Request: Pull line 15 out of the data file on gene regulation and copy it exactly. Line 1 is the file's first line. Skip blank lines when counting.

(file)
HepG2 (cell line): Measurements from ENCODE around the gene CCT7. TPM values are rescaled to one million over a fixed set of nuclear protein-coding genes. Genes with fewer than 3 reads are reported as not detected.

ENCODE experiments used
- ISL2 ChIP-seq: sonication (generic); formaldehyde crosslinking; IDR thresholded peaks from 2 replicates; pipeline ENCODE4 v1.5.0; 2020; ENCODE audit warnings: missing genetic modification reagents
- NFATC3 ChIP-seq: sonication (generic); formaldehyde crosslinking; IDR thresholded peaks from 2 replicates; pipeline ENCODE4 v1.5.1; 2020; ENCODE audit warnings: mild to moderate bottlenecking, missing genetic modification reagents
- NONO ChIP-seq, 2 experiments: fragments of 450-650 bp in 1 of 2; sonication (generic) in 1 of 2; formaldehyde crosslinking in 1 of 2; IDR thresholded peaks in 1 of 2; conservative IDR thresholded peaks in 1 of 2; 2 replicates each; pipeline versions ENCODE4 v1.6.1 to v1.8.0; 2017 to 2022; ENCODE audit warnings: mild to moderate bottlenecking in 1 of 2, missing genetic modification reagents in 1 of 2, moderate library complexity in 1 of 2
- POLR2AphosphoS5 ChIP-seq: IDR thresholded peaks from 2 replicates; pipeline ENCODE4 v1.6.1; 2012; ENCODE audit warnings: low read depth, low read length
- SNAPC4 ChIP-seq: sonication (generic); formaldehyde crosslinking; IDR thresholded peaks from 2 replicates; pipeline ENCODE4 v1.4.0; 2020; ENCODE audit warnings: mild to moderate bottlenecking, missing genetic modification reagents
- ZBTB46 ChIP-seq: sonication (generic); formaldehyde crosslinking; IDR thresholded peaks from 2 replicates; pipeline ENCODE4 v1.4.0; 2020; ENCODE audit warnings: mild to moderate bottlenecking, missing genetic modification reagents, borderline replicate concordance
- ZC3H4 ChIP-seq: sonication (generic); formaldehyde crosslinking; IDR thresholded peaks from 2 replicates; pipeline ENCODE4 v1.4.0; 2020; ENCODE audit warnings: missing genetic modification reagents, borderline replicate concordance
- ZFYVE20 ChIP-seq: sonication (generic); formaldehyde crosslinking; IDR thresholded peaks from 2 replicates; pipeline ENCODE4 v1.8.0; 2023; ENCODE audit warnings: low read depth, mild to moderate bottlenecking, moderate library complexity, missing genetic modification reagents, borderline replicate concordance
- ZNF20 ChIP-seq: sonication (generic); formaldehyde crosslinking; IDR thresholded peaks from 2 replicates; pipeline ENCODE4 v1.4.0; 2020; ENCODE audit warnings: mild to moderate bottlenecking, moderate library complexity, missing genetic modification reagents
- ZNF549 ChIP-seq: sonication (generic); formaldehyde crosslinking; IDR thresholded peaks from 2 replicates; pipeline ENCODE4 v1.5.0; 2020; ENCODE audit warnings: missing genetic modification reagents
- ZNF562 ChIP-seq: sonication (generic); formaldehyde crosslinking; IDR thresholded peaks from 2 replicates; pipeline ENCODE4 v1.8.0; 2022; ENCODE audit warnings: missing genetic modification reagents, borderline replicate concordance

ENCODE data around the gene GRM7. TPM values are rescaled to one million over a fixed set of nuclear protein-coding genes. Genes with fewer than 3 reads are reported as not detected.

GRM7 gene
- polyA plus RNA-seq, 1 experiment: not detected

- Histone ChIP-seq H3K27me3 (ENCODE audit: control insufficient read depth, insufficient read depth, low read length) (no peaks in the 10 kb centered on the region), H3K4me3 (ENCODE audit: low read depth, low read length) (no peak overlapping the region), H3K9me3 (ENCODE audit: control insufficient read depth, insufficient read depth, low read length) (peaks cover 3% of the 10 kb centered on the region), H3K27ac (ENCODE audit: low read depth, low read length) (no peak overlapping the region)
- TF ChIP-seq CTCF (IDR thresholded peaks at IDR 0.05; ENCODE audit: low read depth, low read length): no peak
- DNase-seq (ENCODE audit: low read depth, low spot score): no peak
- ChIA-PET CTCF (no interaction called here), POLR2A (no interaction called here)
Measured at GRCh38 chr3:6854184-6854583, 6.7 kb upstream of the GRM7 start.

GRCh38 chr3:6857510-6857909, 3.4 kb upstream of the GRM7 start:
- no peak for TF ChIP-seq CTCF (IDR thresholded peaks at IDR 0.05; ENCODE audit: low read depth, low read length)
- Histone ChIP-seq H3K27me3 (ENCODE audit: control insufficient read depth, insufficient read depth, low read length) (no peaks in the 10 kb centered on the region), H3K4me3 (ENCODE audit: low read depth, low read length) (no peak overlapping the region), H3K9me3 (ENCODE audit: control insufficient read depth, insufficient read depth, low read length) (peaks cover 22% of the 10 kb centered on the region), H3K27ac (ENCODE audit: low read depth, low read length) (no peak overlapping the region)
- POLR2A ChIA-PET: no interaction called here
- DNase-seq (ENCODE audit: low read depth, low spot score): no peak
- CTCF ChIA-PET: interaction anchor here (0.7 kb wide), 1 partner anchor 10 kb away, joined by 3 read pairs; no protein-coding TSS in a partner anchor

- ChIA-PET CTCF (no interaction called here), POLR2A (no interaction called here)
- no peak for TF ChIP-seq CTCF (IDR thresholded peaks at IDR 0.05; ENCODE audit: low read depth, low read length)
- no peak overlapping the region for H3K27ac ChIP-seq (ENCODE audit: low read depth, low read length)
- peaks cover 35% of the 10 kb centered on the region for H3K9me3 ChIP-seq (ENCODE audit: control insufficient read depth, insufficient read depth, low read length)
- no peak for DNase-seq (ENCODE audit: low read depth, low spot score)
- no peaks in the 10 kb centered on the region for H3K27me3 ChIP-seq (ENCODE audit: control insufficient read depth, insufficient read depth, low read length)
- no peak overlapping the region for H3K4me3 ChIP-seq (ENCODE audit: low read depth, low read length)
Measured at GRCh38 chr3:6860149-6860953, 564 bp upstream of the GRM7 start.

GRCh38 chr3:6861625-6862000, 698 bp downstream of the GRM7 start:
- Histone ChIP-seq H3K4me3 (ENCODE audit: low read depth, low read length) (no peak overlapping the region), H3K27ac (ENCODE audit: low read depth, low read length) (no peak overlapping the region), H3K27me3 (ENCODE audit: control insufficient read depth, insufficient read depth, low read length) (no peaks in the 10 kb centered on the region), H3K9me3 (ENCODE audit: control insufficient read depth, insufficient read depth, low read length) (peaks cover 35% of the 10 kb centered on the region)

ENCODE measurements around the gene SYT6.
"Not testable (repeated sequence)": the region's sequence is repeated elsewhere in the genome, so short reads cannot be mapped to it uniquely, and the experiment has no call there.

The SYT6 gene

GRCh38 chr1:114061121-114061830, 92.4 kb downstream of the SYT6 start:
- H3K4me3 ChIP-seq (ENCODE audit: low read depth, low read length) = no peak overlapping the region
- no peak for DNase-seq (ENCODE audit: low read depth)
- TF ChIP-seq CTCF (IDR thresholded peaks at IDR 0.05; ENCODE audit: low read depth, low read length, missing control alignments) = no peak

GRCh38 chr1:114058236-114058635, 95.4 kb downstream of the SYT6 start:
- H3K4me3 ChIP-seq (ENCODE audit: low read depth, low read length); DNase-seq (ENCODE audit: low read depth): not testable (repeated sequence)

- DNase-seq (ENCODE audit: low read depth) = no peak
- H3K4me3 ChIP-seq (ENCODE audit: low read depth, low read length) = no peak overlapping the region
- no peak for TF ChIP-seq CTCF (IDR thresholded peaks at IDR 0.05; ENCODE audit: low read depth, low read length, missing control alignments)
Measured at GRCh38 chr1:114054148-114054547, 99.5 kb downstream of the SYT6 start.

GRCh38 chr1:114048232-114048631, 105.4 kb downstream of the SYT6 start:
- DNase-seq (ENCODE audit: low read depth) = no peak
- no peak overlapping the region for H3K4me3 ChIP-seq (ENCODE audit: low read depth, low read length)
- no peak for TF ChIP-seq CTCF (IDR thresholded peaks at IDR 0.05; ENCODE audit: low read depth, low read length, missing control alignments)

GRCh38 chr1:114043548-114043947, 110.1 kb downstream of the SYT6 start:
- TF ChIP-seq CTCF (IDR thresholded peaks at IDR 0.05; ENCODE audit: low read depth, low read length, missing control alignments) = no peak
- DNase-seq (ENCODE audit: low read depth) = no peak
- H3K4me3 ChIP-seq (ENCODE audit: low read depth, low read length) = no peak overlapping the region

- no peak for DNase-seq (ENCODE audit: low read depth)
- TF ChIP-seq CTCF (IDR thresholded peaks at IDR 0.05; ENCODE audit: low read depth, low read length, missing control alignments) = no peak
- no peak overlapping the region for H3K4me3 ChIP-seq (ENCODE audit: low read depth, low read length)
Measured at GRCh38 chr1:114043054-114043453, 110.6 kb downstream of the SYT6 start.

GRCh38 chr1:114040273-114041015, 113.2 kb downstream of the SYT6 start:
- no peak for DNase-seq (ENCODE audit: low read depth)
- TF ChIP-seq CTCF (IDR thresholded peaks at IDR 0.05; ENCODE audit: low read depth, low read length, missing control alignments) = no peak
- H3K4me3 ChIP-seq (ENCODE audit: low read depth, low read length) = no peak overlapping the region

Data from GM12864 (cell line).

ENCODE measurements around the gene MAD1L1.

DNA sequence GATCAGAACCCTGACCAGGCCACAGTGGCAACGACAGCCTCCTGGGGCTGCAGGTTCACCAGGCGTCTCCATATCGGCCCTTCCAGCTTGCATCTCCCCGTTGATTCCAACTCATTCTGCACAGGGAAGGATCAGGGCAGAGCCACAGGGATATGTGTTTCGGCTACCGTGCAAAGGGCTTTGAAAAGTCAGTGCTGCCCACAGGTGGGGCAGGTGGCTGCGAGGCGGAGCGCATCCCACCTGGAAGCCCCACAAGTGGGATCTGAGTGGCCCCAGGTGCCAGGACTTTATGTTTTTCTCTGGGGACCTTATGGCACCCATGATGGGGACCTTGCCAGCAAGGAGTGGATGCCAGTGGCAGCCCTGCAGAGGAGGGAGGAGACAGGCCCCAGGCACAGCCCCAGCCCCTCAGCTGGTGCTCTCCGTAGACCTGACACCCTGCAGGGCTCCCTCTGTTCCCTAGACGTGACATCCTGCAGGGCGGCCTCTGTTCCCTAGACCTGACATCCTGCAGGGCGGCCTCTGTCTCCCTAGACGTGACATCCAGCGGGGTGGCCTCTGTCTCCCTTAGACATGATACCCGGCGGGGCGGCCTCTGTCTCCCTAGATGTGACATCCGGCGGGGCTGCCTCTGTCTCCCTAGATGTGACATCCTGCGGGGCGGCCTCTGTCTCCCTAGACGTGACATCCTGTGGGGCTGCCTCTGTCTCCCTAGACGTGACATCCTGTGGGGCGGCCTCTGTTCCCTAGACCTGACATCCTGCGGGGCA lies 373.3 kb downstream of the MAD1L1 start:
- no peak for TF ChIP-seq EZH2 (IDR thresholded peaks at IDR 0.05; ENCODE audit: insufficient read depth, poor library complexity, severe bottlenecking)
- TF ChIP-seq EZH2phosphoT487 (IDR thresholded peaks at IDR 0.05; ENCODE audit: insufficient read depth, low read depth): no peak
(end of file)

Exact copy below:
GRM7 gene